EMS providing backup screening for coronavirus

Local News

EMS crews provide an extra layer of screening against the coronavirus, and can also back up state and federal agencies when needed.

Hawaii still has no cases, confirmed or suspected. But the city is getting ready just in case.

EMS says paramedics are trained to treat and have the protective equipment to respond, just in case a patient is showing any signs of the coronavirus during a 911 call.

“If you complain of a cough or shortness of breath with an associated fever, our questions through our 911 dispatch protocol is, we’ll ask if you traveled out of the state, if you had contact with somebody. So we are pre-screening those people,” said Ian Santee, EMS Deputy Director.

Visitors are already screened when they arrive at the airport by Customs and Border Protection agents. American Medical Response says it is also training staff to help with the screening, and will be responsible for transporting patients who need to be quarantined at the Pearl Harbor facility. EMS will serve as backup.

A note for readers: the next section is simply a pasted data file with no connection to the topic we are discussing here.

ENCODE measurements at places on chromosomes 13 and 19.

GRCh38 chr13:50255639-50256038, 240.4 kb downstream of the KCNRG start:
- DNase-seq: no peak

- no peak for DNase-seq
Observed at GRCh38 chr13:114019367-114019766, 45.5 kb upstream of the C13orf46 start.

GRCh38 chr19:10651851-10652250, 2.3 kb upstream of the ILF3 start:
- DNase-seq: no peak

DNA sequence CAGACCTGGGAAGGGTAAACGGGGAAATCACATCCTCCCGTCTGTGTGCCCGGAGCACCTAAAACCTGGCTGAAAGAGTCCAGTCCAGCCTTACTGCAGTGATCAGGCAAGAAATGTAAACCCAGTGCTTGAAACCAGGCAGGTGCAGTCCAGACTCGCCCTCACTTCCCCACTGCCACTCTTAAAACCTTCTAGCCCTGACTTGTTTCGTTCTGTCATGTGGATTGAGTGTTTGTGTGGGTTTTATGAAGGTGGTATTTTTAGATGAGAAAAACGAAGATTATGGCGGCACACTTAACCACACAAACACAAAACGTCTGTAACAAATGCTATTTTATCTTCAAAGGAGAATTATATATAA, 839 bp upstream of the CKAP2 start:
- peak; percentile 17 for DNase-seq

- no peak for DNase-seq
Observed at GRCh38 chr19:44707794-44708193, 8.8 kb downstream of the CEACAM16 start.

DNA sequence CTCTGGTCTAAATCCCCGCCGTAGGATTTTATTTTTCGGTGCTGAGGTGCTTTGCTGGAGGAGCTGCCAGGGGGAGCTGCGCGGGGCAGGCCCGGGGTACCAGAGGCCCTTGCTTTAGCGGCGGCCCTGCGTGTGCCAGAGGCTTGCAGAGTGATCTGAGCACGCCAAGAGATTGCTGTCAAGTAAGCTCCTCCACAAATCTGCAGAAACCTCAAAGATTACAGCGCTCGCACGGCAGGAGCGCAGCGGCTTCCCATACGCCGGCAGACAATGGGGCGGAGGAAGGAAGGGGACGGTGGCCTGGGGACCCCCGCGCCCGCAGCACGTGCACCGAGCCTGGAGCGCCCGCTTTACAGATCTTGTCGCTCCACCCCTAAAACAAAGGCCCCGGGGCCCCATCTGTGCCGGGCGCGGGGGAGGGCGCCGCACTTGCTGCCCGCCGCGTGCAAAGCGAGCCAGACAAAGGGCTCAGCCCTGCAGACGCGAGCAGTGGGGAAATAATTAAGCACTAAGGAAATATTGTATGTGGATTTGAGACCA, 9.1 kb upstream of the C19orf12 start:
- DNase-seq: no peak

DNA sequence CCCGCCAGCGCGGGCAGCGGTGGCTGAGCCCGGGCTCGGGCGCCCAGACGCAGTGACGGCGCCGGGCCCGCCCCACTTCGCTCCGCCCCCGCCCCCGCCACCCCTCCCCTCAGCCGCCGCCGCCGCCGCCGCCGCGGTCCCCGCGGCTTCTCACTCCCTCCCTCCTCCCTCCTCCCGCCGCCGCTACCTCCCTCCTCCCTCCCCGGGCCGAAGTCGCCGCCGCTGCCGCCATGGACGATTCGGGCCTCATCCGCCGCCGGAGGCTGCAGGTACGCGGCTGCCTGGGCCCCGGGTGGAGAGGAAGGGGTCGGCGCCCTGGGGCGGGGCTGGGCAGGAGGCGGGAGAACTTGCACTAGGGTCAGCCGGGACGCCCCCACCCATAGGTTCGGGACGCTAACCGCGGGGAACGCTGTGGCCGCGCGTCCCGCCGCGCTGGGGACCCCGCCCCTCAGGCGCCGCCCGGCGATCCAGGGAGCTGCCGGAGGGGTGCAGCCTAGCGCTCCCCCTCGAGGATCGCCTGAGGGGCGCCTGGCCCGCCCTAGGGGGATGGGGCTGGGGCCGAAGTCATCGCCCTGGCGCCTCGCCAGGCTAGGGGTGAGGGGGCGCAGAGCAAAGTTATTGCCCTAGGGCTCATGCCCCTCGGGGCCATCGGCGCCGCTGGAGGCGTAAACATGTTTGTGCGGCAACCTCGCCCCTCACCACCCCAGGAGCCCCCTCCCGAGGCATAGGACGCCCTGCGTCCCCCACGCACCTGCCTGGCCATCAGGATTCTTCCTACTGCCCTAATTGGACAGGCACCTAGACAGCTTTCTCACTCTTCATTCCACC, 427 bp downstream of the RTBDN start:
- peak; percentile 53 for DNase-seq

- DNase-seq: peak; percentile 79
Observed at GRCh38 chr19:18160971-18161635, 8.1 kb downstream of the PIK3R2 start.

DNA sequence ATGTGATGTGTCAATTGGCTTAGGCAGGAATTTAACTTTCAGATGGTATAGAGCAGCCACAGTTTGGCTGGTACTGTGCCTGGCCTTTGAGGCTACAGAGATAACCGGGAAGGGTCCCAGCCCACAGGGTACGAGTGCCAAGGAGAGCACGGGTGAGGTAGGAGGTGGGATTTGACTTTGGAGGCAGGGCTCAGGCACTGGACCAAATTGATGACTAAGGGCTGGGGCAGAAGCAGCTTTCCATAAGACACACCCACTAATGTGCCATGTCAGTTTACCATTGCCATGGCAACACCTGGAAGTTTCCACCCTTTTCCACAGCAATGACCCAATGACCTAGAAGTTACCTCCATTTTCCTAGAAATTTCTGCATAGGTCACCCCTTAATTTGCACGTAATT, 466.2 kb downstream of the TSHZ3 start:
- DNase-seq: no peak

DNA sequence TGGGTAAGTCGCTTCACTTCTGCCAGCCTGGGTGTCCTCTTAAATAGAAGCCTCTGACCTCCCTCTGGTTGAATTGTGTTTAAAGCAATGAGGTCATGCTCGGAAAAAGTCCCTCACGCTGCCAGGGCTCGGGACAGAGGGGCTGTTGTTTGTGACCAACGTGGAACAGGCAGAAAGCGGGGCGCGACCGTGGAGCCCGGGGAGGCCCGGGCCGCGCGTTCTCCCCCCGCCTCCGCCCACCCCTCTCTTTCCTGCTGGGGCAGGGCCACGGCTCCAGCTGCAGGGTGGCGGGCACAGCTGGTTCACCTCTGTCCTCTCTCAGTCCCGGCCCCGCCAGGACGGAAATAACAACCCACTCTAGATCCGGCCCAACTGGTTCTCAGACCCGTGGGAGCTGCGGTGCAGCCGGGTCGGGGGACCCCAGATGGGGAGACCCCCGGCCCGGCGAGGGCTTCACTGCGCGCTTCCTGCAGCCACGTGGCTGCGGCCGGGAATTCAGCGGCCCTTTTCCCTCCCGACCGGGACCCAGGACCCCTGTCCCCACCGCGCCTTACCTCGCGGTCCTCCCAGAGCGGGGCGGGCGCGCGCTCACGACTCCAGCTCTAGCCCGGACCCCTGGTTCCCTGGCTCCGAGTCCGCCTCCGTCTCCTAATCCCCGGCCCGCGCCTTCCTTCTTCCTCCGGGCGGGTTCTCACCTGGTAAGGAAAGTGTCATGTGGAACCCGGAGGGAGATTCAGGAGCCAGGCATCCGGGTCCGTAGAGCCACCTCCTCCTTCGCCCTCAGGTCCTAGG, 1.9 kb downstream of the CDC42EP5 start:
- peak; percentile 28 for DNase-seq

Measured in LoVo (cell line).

“Where we can, we are providing support to the state. The issues like transporting potentially exposed folks to the quarantine location, we are in coordination with the state to provide any support that we might need to,” said Hiro Toiya, Director of Emergency Management.

Honolulu Mayor Kirk Caldwell has been in contact with the mayors of the other cities designated as ports of entries for those who might be contaminated. He says the protocols are still being worked out.

“The one thing that is still gray that we need to resolve is, can you actually force someone? There’s police powers and health and safety and those need to be worked out and who does the enforcing? Is it the state sheriffs, the Honolulu Police Department?” he said.

Also unknown is the cost and who will pay for it, if the city winds up putting lots of patients under quarantine.

This all comes as the mayor recognized the Hawaii Fujian Business Association, which sent 100,000 masks to the Fujian Province in China, about 100 miles from Wuhan City, the epicenter of the contamination. The group says it bought the masks from a mainland broker and sent them to the area because it’s in dire need.

“In China if you don’t wear a mask you could be arrested or prosecuted. In fact, one of my relatives in Hong Kong told me that she didn’t wear a mask and someone spit at her,” said Eddie Flores, director of the Hawaii Fujian Business Association.

The group also sent 20,000 pieces of protective clothing for health workers.

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